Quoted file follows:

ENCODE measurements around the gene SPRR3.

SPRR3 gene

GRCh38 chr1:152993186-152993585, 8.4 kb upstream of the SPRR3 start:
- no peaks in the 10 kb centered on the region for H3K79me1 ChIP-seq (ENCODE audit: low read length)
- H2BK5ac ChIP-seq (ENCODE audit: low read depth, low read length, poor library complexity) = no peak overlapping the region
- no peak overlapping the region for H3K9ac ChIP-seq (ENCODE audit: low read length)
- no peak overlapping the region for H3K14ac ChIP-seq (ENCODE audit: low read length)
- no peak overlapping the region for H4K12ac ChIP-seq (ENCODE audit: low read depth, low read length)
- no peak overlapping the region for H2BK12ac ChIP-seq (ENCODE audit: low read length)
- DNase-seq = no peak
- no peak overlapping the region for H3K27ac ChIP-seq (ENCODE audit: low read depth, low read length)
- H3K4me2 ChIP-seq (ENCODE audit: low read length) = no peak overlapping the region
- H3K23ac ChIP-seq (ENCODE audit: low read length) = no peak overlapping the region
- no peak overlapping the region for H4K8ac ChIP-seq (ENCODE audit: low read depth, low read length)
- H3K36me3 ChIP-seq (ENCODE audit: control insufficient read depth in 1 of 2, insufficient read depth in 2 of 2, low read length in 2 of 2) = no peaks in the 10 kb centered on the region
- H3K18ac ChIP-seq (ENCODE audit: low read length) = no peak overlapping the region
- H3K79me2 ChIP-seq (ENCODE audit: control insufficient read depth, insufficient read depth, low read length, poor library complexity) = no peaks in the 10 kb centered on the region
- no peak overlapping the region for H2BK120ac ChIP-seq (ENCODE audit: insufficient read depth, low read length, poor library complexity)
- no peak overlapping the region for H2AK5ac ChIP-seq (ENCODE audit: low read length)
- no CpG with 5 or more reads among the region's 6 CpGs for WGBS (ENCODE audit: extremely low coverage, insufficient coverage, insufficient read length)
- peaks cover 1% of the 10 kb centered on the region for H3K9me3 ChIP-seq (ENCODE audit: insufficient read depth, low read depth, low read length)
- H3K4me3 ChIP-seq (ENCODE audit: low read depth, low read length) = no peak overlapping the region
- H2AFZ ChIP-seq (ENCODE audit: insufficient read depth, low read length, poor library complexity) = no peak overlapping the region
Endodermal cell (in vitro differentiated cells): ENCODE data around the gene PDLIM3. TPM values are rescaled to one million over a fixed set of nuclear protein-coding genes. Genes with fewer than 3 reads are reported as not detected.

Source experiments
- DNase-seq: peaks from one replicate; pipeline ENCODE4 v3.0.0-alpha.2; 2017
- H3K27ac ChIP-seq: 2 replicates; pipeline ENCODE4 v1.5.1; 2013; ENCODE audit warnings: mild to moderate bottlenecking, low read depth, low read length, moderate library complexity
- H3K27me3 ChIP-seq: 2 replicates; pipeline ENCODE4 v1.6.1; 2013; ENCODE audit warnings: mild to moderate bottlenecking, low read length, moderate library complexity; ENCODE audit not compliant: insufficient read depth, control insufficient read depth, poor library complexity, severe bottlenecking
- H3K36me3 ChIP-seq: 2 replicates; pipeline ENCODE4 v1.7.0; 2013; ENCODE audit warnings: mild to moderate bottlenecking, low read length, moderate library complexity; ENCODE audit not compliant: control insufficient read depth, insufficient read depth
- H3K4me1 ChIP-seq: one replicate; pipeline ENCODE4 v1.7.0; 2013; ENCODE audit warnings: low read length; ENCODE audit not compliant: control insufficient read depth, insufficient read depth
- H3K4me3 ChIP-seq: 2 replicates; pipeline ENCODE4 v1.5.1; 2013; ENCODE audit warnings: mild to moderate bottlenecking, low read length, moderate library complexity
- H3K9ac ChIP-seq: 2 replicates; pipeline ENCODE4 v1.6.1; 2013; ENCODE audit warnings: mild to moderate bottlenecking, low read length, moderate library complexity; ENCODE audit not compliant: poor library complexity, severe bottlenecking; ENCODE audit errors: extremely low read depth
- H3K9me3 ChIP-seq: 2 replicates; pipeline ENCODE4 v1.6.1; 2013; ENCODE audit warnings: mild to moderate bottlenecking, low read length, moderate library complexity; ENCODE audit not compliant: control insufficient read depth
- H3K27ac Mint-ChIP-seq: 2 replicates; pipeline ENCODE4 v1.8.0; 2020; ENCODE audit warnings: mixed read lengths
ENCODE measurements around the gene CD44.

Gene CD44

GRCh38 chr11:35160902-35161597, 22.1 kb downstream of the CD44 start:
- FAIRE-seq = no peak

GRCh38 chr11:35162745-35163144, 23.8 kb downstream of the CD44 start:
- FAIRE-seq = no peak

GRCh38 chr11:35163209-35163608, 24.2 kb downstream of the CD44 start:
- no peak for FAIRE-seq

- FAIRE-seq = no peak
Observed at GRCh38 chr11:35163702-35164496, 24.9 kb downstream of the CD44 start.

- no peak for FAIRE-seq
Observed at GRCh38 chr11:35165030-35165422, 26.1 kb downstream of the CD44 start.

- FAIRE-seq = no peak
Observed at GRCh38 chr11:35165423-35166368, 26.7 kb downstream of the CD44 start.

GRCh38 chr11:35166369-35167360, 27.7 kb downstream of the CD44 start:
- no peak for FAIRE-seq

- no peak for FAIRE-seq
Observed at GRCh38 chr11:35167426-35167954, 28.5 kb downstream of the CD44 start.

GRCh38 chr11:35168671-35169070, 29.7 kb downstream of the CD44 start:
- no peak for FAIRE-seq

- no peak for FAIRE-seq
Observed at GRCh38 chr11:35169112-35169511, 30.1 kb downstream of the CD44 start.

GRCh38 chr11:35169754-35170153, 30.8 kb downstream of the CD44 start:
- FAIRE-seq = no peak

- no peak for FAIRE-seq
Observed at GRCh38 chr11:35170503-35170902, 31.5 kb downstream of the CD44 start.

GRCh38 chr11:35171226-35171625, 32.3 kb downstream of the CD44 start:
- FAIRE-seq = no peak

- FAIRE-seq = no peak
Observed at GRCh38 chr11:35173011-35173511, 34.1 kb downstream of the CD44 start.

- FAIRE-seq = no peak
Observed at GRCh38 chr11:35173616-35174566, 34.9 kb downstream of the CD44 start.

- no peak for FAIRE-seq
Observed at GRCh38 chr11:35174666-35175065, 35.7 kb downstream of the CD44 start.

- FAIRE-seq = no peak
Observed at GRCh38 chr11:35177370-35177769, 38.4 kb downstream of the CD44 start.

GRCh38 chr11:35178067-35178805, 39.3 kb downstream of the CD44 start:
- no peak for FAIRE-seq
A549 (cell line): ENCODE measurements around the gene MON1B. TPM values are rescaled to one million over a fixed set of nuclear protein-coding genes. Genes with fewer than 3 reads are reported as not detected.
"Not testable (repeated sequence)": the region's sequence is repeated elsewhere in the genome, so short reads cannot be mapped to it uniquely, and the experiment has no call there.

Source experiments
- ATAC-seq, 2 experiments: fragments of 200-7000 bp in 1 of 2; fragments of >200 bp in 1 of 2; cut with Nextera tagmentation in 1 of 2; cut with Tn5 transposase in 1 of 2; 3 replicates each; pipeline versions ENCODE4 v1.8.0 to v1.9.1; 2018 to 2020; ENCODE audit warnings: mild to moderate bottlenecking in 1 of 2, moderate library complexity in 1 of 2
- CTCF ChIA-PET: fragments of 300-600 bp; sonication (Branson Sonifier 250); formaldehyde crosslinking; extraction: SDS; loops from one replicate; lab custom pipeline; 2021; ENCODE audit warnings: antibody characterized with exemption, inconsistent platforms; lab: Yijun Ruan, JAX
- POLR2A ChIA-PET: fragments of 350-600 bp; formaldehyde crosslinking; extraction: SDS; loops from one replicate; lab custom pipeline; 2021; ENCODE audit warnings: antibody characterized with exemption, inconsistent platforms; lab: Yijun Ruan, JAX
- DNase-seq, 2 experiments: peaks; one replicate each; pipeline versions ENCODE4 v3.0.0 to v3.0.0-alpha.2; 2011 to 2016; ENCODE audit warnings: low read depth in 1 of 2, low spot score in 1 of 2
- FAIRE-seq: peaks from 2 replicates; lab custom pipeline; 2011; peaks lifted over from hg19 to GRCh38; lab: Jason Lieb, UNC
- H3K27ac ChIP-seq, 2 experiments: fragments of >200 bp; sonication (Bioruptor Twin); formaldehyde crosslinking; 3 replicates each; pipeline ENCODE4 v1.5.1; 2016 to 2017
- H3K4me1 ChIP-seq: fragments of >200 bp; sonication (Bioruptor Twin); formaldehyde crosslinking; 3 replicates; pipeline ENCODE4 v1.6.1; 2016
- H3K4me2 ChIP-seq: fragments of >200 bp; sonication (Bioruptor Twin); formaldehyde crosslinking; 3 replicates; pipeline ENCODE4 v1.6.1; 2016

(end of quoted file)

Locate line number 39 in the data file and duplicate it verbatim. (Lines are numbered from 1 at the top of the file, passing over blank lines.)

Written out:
GRCh38 chr11:35162745-35163144, 23.8 kb downstream of the CD44 start: